Early Soviet posters aimed to end the Old Regime in every way, and that included religion. The poster above is a part of the collection of 48 Soviet propaganda posters from the 1920s and 1930s. This fascinating collection includes anti-religious and anti-capitalist messages, as well as instructional posters on the new ways of Soviet childcare and parenting. Many of them explicitly criticized the clergy, blaming them for clouding the minds of the masses with distracting messages.
The previous version of the finding aid for this collection included a note for Poster #5 (P-05), the first image in this post, describing it as “Image of God creating pests.” However, it is unlikely that this man was meant to be God. It was not common for Soviet posters to do so, since according to Soviet communism, there was no God. So any form of religion and faith was depicted as the clergy or figures that that religion itself used, like Jesus, the Holy Spirit, and angels. Sometimes propaganda portrayed it as Jesus riding on a tank, see the image below.
So considering that the majority of the posters in this collection condemned Orthodox Christianity specifically, could the man from Poster 5 be a priest? Do the insects represent enemies of the people or God’s punishment? Or does the poster literally refer to bad harvests? Most of the time these posters portray religious authorities as conniving, as opposed to this whimsical-looking man. Or could it be God in general? Bezbozhnik newspaper sometimes portrayed a somewhat similar-looking man as God. Could this be a scene from some religious text or does this deal with collectivization? Share your thoughts with us!
In 1974, a doctoral student at the Penn Biology Department named Joseph (Joe) Eyer was in the process of crossing disciplinary borders in his scholarly work on social causes and health effects of stress. His research reflected an eclectic fusion of natural and social sciences. However, it is his unpublished personal essay (Jeremy Brecher collection of Joseph Eyer papers, Box 2, Folder 8, “Some Things About Myself,” undated) during his time in graduate school that leaves one in awe of the uniquely reflective nature of this individual. Below you may see a graph of Eyer’s life, in which the vertical axes represent “up” or as he identifies it with enthusiasm, attraction, fulfillment versus “down” or frustration, anger, depression. This graph is a perfect illustration of how he used his natural sciences background to reflect on the personal.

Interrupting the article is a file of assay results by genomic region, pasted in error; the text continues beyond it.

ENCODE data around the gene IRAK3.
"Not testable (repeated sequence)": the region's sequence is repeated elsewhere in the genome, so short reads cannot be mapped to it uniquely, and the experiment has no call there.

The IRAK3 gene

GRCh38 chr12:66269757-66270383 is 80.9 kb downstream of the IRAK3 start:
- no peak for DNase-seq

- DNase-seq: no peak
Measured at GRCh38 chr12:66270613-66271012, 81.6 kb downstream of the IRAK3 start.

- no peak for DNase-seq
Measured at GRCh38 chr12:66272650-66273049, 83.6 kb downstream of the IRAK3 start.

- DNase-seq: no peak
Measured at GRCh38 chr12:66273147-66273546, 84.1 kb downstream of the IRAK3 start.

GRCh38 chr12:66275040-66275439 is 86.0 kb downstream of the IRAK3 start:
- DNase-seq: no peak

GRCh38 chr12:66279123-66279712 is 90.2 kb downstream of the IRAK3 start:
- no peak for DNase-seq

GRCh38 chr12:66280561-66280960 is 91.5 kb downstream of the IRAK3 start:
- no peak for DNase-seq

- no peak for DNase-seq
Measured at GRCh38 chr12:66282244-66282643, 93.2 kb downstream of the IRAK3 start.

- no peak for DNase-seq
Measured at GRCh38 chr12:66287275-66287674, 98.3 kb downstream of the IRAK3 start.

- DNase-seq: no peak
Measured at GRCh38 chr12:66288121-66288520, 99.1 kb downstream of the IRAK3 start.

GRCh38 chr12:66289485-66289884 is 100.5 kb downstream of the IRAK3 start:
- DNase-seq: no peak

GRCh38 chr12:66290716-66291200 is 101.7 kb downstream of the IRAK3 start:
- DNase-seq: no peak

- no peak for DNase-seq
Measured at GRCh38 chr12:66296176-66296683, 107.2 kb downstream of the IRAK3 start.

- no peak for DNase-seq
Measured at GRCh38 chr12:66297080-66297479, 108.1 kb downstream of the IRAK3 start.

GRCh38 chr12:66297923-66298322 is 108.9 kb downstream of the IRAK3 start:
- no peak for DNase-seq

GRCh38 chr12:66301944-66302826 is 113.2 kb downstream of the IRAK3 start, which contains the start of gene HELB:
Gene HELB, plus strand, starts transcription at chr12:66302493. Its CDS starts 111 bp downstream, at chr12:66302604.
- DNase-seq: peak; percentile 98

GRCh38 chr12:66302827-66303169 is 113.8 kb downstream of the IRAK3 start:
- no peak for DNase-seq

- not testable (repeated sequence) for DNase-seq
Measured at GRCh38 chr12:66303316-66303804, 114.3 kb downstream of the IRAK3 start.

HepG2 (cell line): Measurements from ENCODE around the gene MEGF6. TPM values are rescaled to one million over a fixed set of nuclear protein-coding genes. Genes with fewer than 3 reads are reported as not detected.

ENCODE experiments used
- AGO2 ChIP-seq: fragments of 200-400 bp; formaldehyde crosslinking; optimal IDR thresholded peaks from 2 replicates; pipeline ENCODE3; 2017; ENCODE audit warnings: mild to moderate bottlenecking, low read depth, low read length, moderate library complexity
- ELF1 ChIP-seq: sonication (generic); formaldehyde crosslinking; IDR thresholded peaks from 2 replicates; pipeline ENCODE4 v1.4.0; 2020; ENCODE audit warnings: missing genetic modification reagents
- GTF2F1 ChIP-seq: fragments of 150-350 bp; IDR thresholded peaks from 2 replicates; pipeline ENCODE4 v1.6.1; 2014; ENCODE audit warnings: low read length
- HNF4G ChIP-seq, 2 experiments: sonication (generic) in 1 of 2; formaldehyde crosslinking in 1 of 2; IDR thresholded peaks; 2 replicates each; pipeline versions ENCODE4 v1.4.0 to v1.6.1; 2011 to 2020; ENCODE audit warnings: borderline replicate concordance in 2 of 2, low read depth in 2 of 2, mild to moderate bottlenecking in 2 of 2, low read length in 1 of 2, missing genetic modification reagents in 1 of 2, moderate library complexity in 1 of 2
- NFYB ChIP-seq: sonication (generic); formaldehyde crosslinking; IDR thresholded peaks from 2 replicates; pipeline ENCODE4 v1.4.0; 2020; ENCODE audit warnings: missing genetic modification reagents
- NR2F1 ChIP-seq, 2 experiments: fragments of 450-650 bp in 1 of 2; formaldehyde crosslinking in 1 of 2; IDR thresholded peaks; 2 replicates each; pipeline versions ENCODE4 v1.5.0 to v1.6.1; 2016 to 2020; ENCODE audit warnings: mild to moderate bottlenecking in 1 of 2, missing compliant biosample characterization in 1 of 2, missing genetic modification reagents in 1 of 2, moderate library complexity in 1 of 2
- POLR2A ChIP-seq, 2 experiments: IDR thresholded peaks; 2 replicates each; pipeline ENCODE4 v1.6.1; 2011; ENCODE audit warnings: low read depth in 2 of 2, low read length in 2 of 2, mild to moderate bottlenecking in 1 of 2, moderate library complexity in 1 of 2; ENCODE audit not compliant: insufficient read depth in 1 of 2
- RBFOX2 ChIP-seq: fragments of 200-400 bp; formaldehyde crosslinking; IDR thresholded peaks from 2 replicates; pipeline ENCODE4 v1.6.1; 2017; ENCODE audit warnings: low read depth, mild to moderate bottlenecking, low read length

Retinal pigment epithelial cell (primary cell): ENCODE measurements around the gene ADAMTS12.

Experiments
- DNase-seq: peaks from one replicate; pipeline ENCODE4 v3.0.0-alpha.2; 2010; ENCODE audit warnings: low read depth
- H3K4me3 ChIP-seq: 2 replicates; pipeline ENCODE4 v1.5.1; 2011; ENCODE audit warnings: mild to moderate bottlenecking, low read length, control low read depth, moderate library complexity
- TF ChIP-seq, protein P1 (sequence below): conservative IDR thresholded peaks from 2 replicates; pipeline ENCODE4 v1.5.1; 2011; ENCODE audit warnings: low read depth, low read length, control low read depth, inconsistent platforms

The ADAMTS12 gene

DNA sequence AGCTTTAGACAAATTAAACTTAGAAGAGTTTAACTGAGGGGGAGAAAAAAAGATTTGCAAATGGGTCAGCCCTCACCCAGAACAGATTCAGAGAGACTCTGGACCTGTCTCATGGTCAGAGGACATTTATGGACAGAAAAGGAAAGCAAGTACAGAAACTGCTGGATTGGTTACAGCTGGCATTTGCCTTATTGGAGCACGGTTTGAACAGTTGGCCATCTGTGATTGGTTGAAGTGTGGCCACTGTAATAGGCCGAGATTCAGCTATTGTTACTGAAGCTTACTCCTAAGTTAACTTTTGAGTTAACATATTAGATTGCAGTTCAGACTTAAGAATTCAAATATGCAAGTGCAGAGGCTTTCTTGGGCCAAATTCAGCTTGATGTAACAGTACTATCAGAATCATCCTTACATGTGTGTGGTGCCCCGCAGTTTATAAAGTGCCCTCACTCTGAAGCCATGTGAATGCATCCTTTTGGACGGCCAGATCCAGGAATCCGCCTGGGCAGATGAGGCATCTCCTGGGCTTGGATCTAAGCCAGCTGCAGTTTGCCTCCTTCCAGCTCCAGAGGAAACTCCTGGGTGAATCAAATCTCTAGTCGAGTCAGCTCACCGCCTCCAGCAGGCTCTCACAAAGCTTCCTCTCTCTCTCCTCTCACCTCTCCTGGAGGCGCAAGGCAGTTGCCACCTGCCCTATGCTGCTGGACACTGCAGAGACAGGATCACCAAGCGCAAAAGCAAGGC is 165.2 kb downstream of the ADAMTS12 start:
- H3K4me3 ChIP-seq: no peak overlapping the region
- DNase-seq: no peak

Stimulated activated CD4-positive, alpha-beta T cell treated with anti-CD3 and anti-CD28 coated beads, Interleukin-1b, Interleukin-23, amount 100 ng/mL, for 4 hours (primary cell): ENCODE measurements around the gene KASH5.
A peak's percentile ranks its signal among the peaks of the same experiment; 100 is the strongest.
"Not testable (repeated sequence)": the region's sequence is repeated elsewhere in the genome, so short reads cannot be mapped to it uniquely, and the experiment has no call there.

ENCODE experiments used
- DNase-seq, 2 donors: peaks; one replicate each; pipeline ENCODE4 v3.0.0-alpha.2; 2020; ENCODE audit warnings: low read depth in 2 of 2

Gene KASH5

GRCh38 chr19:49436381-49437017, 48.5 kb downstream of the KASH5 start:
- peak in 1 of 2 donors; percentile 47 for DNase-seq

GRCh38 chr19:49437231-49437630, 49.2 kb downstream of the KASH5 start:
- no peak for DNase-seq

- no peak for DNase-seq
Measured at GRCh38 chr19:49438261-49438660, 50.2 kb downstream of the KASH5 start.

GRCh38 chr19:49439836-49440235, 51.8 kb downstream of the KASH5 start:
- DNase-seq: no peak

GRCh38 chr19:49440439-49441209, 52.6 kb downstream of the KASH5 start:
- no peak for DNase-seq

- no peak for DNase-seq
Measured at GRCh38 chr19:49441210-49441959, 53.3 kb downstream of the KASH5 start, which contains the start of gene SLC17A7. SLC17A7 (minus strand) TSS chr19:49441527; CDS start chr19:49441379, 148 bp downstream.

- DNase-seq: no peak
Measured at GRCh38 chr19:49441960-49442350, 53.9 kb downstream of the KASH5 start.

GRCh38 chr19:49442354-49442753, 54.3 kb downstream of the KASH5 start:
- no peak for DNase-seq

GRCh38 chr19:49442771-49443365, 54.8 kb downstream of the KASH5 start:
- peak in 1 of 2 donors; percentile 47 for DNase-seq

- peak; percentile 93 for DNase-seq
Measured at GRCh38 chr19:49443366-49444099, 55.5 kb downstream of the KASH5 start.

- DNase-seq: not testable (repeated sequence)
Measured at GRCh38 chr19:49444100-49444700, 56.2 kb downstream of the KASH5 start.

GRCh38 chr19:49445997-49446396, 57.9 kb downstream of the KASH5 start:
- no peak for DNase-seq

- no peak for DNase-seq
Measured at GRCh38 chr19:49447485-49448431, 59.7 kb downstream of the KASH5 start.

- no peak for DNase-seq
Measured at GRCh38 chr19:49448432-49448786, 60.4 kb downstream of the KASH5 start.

His essay gives a glimpse into his childhood, his struggles with mourning and mental health. In this writing, Eyer provides the reader with a multi-faceted perspective on his parents, in particular, how their genders and political beliefs affected their lives. He certainly also tried to provide a complex picture of his life, particularly, as he navigated his depressive and manic episodes. He mentions a learning curve of how he dealt with his bipolar disorder, how he used to resort to anger and passive-aggressive behavior when interacting with others. He writes that it required courage to strive to be alive and open. This desire to persevere seems to have inspired a series of his fascinating academic works, which tackled how socio-economic conditions affected one’s health, as well as his creative writing and poetry. The Jeremy Brecher collection of Joseph Eyer papers includes published and unpublished works on a wide range of topics, from infant mortality to the effects of capitalism on one’s health, as well dozens of letters between him and his colleagues and friends.